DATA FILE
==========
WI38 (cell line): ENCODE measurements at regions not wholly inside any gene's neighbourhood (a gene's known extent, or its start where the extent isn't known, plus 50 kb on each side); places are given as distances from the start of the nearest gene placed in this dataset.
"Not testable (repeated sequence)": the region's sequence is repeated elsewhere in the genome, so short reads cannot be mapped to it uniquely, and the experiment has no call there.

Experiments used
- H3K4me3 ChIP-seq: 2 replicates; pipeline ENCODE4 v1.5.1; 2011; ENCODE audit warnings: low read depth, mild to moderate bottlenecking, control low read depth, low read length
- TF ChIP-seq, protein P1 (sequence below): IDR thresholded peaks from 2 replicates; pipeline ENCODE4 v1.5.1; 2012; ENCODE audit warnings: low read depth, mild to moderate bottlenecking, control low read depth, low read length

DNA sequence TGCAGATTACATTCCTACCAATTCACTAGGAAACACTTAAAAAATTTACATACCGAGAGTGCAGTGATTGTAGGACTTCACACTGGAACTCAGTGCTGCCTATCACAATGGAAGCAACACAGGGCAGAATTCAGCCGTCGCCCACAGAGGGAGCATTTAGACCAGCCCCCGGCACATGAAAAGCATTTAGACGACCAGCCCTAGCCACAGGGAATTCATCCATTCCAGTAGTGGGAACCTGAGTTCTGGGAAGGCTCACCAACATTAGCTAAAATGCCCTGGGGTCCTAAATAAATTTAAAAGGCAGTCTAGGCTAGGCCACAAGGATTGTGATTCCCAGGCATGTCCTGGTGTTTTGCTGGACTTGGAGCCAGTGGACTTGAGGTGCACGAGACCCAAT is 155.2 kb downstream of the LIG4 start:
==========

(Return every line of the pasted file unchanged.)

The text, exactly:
WI38 (cell line): ENCODE measurements at regions not wholly inside any gene's neighbourhood (a gene's known extent, or its start where the extent isn't known, plus 50 kb on each side); places are given as distances from the start of the nearest gene placed in this dataset.
"Not testable (repeated sequence)": the region's sequence is repeated elsewhere in the genome, so short reads cannot be mapped to it uniquely, and the experiment has no call there.

Experiments used
- H3K4me3 ChIP-seq: 2 replicates; pipeline ENCODE4 v1.5.1; 2011; ENCODE audit warnings: low read depth, mild to moderate bottlenecking, control low read depth, low read length
- TF ChIP-seq, protein P1 (sequence below): IDR thresholded peaks from 2 replicates; pipeline ENCODE4 v1.5.1; 2012; ENCODE audit warnings: low read depth, mild to moderate bottlenecking, control low read depth, low read length

DNA sequence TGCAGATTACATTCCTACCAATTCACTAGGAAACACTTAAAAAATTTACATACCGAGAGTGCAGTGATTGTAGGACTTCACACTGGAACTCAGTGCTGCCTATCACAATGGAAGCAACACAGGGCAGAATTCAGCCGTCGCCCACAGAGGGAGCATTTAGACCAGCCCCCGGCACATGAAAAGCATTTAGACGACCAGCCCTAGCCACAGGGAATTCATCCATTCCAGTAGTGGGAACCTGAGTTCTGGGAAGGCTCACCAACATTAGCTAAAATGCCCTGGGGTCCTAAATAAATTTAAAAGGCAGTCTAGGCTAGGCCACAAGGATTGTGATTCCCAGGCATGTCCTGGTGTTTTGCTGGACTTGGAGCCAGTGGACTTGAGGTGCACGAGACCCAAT is 155.2 kb downstream of the LIG4 start: